Tottenham Hotspur improved upon their third place finish in 2015/16 to finish as runners-up last season. Defensive duo Jan Vertonghen and Toby Alderweireld were lavished in praise for their part in making Spurs one of the most resilient sides in the Premier League while the attacking talents of Harry Kane, Christian Eriksen and Dele Alli were lauded for their contribution to the side’s impressive league campaign.
One player whose involvement was swept under the rug a little was Victor Wanyama. Mauricio Pochettino reunited with the midfielder, signing him from Southampton, and he was immediately positioned at the heart of the Spurs midfield alongside Mousa Dembélé.
He missed just two Premier League matches and was pivotal in their second-place finish, with Pochettino building from the back. Spurs conceded just 26 goals during the 2016/17 season, the fewest in the league. For context, on average, Hugo Lloris had to pick the ball out of the back of his net just 0.62 times per 90 minutes.
So far this season Spurs have conceded five in seven matches. Or 0.71 per 90 minutes which would be 27 goals over the entirety of the season. It’s near identical to last season, granted it’s a small sample size, but they’ve managed it without the services of Wanyama.
The 26-year-old has just 98 minutes to his name. A knee injury has kept him out since the 2-1 defeat to Chelsea on the second weekend of the season and Spurs have been forced to field Manchester United transfer target Eric Dier in the midfield two. The versatile 23-year-old has taken his chance and impressed in a role he’s played a number of times throughout his career.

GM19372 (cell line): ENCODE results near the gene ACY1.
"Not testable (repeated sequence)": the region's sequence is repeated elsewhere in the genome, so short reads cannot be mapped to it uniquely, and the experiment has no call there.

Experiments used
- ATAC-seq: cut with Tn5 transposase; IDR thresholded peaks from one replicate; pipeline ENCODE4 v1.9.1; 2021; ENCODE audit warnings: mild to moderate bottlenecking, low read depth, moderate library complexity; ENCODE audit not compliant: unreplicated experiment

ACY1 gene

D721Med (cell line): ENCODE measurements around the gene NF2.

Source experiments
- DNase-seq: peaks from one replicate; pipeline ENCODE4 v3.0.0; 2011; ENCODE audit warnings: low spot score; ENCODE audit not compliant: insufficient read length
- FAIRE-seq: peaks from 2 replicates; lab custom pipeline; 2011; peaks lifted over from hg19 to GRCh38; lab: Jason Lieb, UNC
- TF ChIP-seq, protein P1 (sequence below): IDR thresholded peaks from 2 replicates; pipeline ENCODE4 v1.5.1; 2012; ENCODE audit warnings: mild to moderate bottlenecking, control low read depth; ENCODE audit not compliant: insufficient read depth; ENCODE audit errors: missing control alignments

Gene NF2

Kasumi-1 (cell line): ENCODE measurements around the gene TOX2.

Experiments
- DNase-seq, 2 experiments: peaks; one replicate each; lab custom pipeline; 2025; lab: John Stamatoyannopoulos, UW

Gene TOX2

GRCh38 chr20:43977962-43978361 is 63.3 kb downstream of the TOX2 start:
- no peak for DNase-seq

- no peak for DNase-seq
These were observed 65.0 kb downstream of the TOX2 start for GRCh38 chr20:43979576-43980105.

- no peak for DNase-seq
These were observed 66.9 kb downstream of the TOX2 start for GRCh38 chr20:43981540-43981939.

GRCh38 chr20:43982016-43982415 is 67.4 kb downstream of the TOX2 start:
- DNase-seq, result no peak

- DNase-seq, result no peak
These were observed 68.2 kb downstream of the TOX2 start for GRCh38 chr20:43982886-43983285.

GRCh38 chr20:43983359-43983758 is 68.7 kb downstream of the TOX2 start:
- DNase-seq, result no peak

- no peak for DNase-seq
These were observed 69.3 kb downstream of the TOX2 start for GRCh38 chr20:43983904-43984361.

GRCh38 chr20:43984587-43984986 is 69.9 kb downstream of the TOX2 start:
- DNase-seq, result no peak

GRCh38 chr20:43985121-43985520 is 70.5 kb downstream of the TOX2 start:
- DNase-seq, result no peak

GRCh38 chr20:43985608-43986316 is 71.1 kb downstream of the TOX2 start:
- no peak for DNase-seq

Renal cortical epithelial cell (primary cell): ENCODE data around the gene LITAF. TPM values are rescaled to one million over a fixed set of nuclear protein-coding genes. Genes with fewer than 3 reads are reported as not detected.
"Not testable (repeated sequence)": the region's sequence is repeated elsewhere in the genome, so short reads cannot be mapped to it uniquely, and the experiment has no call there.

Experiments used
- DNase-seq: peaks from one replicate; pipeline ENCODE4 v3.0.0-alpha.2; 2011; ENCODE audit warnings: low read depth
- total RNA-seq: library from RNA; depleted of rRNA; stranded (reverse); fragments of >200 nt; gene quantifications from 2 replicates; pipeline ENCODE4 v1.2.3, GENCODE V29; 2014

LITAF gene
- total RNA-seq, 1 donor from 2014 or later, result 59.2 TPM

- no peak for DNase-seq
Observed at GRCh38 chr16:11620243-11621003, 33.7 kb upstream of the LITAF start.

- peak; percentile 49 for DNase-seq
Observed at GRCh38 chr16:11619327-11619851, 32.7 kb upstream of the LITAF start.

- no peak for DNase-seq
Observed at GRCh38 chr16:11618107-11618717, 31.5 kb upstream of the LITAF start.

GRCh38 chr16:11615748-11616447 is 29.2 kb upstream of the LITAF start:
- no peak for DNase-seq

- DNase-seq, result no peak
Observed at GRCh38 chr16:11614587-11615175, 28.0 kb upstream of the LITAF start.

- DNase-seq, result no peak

What happens when Wanyama returns? With Davinson Sánchez catching the eye as part of the back three, Dier’s position of last season has been taken and his form doesn’t warrant a place on the bench.
As you can see in the graphic above, he’s outperformed Wanyama in interceptions, tackles won, aerial duels won and passes attempted per 90 minutes, with the former Southampton man only just coming out on top in the pass completion stakes.
What’s even more impressive is that Dier is excelling even when playing alongside Moussa Sissoko, last season’s villain. The Frenchman, who became the club’s record signing last summer, has been filling in for the injured Dembélé and thrived in that role. On paper this is a weakened midfield duo for Spurs yet they’re doing just as well as the first-choice pairing.
What does Pochettino do when he has a fully-fit squad at his disposal? Has Dier’s early season form resigned Wanyama to the bench until there’s a need for a change? Or is the Kenyan midfielder one of the first names on the team sheets for the manager?
The depth Spurs have in this part of the pitch is enviable and it’s the proverbial ‘nice headache’ for Pochettino to have.